(Stock Photo)

Click here to download the FAQs on the effects of ash fall on crop production.

Following the recent eruptions of La Soufriere volcano in St. Vincent and the Grenadines, the Barbados Agricultural Development and Marketing Corporation (BADMC) prepared a number of FAQs to help farmers better understand and address the effects of ash fall on their fruit and vegetables.

Although volcanic ash is considered toxic and abrasive, crop farmers can realise benefits once they understand its composition and application.

Q: Is volcanic ash harmful to my crops?

A: Yes. Volcanic ash contains sulphur and other toxic elements, which can be quite acidic and cause a ‘burning effect’ to the crops.  Steady ash fall on a plant can cause damage to the stems and leaves due to the weight of the ash. The ash cover will also reduce the ability of plants to carry out photosynthesis (process of making food for the plant) and may lead to phytotoxicty, just in the same way if you place too much fertiliser too close to plants. Small seedlings or young transplants can suffer greatly if the plants are buried.

Q: How do I remove ash from the stems and leaves of my crops?

A: Use a clean mist blower or a motorised spray can to remove ash from crops. Direct the nozzle downwards and blow ash towards the soil and not into the air. Use water to frequently wash away ash build up from the leaves and stems.  The use of irrigation (overhead) through mini-sprinklers or guns can also be beneficial. On lawns, gentle watering followed by aeration will allow the ash to move more freely into the soil.

Q: How do I protect myself against the volcanic ash while out in my fields?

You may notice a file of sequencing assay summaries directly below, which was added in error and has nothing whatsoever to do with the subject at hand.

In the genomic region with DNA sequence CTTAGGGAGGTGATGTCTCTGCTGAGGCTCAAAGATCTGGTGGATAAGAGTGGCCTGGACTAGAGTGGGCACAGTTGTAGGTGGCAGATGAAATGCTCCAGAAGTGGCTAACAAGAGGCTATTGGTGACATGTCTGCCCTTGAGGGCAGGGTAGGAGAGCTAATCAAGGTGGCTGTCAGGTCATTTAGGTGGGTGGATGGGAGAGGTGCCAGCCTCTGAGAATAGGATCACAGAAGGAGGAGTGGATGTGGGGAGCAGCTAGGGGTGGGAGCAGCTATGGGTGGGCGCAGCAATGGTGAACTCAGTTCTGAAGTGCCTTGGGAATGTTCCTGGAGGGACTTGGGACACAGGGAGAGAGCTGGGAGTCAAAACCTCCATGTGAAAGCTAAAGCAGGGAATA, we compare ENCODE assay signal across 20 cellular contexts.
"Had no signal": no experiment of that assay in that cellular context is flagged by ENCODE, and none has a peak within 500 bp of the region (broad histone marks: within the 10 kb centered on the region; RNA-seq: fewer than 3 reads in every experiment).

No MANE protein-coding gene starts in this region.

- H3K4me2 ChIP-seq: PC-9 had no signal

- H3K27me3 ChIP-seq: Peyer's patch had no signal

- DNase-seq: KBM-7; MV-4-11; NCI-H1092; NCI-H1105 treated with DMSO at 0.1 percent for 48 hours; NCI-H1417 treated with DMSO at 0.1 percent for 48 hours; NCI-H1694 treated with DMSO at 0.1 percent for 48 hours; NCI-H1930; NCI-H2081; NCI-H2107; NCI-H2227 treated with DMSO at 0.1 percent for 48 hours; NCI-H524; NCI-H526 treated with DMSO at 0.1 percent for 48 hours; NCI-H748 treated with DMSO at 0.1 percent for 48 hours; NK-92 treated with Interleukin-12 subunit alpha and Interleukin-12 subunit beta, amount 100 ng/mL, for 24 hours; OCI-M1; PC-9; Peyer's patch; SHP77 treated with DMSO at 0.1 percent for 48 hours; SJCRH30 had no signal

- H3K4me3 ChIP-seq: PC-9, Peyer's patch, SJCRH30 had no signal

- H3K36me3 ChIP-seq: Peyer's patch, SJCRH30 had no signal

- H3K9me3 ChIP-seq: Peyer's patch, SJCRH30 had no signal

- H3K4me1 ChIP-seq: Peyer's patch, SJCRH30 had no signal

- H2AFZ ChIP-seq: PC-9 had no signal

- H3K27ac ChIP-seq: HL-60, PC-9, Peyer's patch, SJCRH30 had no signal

(Stock Photo)

A: Volcanic ash can be very abrasive and may irritate the skin. Wear safety eyewear/face shield and masks when outdoors.  Protect skin with long sleeved shirts and long pants, as well as other personal protective equipment, such as overalls and boots.

Q: How can I ensure I am visible during periods of ash fall or low light conditions?

A: Wear reflective, high visibility and/or bright coloured clothing during these periods. For example, flourescent green, orange, yellow, etc.

Q: How do I protect my irrigation pump and other equipment from ash damage?

A: Frequently inspect pumps and motors for ash residue. Remove ash where possible with a soft brush and vacuum.  Clean filters or replace when necessary.

Q: Can I harvest my crops after an ash fall?

A: Yes. However, use a mist blower to blow ash off of vegetables and fruit.  Wash harvested produce thoroughly and allow to air dry.  Use a soft microfiber cloth to remove any excess ash, and ensure there is no ash damage to the harvested crop before delivery or sale.

Q: How can I protect my leafy vegetables, such as lettuces, cabbages and kale, from the effects of the ash?

A: Wash leafy vegetables thoroughly with clean water and allow to dry. You may also dunk leafy vegetables upside down in buckets of water or large containers to allow ash to drain adequately from the leaves.

(Stock Photo)

Q: Can the volcanic ash be added to my soils to improve fertility?

A: Volcanic ash contains several micro and macro nutrients, which, when incorporated into our soils, can improve their fertility profile, due to the acidic nature of the ash.  This can lead to an increase in the pH of our soils, which are predominantly alkaline due to its calcareous nature.  Benefits include the movement or uptake of certain nutrients along with enhanced growth, since most plants prefer a slightly acidic to neutral pH (6.5-7.5).  If the ash is very fine, it is able to quickly break down and increase the overall productive potential of the soil.  Preferably, you should mix the ash into your soils rather than leave it on the surface.

Q: How do I minimise the effects of the volcanic ash on my bee hives?

A: Relocate your hives to an area free of, or with minimal ash.  If this is not possible, discourage foraging on contaminated flowers by reducing or sealing hive entrances and providing supplemental nutrition in the form of sugar water and protein supplements.  However, this should be considered as a temporary solution, and moving colonies to less impacted areas should be the priority.

Q: Who should crop farmers contact for further information?

A: Crop farmers may call the Extension Services Department of the BADMC at: 535-6852, 535-6855, 535-6858.  They may send email queries to the Chief Extension Officer at: leslie.sealy@badmc.org.

Barbados Agricultural Development and Marketing Corporation (BADMC)

View the most recent Travel Protocols by

Pin It on Pinterest